Herself a carnival, a masquerade, her performance ripped
her off. Doubling, weaving, unravelling a marvellous Ariadne spool, dreading
Jason and grieving the Minotaur, the magic realism did not take off. Like the
plastic-fed albatross, her wings were crow, splendour doused to black branches,
and she was a tree.


She remembered:
“She was a tree of the earth
Unable, unether, heavy as sand
She could not fly, effortlessly transsubstantiate
As sparkling energetic sunshine.

Man cannot live without a root to grasp.”

This disturbing sense of return…








On the NY Times article “Vindicated by DNA, but lost on the outside”

The sense of colonial legacy is like depression–canker closely held at the core. Wrongfully incarcerated in bar or body, put away by systems accidentally encountered, when released, the ‘thing’ is left unfit to survive. Redress is a fallacy as long as time is considered linear.

And in the man’s story cited above, the lure of the simple cure. The conversion to a
strict system of belief is not as hard as, say, making money. The high road to the summit is easier with guy ropes, teamwork and oxygen. Further, the test is simple, the culling automatic, and the
prize inalienable. One owns one’s goodness in a perfect moral democracy, you see.
Liberty, equality, fraternity, then, has been the call of all world religions. Come to me and you shall be free because when the horizons are invisible, one may consider oneself the master of all one surveys.




Roughly translated: “What to do?”

What should we do now? Ki kori? That ‘ki kori,’ I have found, is a different thing to the mythical East and the mythical West. To one it is predicament, to the other it is call to action. Further, consider the masculine, capable, “Ki kora jaye?” in contrast to the feminine consternation of “Ki kori.”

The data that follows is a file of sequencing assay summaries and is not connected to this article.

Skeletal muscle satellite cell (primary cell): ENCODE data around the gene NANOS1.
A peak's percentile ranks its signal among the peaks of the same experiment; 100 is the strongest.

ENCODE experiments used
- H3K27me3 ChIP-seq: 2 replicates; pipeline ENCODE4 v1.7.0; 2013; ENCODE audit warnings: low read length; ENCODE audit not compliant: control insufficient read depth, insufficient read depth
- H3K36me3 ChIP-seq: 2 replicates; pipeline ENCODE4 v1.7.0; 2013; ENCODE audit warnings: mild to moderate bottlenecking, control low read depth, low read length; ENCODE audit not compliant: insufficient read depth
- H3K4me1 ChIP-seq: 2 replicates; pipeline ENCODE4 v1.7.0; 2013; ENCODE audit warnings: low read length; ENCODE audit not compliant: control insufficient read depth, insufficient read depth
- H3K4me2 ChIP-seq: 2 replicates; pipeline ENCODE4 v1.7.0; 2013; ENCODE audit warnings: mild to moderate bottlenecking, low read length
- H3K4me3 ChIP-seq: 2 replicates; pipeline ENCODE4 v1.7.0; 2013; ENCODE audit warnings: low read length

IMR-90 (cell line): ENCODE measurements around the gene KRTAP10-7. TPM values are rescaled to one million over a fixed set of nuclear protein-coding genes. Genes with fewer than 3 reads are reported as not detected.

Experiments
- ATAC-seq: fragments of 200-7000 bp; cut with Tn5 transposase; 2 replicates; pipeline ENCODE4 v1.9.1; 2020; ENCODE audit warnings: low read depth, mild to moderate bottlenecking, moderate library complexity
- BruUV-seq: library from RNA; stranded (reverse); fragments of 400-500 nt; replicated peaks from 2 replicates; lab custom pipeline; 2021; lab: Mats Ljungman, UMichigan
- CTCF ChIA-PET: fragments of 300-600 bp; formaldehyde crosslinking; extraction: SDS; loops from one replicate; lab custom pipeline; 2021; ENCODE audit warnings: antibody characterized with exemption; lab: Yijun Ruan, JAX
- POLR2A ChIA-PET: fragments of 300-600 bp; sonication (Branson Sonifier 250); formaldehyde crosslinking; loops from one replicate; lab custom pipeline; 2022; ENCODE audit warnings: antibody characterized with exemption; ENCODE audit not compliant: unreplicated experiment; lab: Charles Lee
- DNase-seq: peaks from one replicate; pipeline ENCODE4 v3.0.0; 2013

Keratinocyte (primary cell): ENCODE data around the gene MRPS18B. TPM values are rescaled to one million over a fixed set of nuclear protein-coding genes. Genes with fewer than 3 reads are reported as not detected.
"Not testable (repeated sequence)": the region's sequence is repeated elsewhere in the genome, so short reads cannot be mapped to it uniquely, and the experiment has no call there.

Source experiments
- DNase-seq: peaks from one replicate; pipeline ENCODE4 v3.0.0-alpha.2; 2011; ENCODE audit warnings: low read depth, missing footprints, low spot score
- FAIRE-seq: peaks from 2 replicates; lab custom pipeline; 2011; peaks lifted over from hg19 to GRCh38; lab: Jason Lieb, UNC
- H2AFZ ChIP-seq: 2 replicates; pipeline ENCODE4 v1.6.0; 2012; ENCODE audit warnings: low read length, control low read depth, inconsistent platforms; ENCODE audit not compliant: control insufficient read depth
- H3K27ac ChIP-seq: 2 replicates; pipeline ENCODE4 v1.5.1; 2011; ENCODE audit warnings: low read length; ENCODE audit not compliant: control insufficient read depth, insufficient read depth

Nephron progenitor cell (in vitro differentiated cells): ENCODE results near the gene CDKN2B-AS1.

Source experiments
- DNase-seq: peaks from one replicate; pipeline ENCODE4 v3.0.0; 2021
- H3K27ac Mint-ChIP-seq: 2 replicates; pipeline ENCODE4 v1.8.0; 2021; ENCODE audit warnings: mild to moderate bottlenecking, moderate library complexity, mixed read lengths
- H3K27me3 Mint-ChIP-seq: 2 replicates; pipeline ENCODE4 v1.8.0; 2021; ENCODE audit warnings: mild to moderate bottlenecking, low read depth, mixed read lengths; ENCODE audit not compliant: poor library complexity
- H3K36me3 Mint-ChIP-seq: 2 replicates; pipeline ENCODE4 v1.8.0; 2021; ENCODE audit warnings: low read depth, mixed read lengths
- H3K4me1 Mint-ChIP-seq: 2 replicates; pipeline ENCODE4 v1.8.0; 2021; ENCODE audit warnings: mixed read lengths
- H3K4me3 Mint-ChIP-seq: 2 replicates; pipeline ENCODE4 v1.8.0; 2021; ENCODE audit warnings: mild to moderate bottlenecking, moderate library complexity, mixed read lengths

On Avatars, Pink Floyd and career tangents

Arthur Clarke’s Rendezvous with Rama is a magic, magic book, like cotyledons sleeping.
It opens to thought and stimuli like a plant to the triggers of life. A man, writing on careers, quoted Pink Floyd, “set the controls for the heart of the sun.” As the world Clarke christened Rama did, before humans existed, after they will, heading with calm precision for the heart of the sun where it will sip from the fire and, in a curving arc of change, head out to unimaginable futures, to tempt other worlds with the possibility of salvation and examples of change. In a perfect parabola lay the meaning of ‘avatar’: that
self-sustaining thing, partially recognizable by the observer’s world, potent enough to be threatening, which flashed through the observing heavens on its own pre-determined course, bringing into fruition a perfection of life and form out of its own belly—a perfect dream of order unachievable, untouchable. Its
coming to life again is reincarnation, its perfection the definition of avatar.

Daily bread

Those people are attuned to their necessity of putting the daily bread on the table, she said. If you take away that necessity and give them money they won’t know what to do. I agreed.
So. Work is tied to necessity, acquiring dimension by relief against the canvas of supply and demand. The Left and Right begin to make sense and take flight.
And the poet is beseeching, wants to put both hands into the moist earth for he has heard that that will make his writing smell like bread.

Recapitulating a post against those who attacked an old artist

And still we confuse faith with religion and
conscience, confuse a man’s profession with a man’s calling, and attempt to
regulate the personal as we censor the public. We still tend to force art into
a binary with morality, metaphor into a binary with realism, out of a lack of
depth and insight into the roots of art, human endeavor, and the signifier that
a civilization like India’s could be. We do not understand the difference
between each of sex, sexual acts, sexuality, sensuality, pornography, identity,
cultural artifacts, the philosophical import of the metaphors which are gods,
and the role of human integrity in artistic endeavor. Pity. No wonder we could
not understand the difference between Sita and ‘Chhaya Sita’; no wonder we
don’t understand the ungendered point of the lakshmanrekha–the boundaries of
form and material must be transgressed if great things must be enacted/created.
We have not understood the interplay of form and content, veil and gaze, nor
the difference between naked and nude.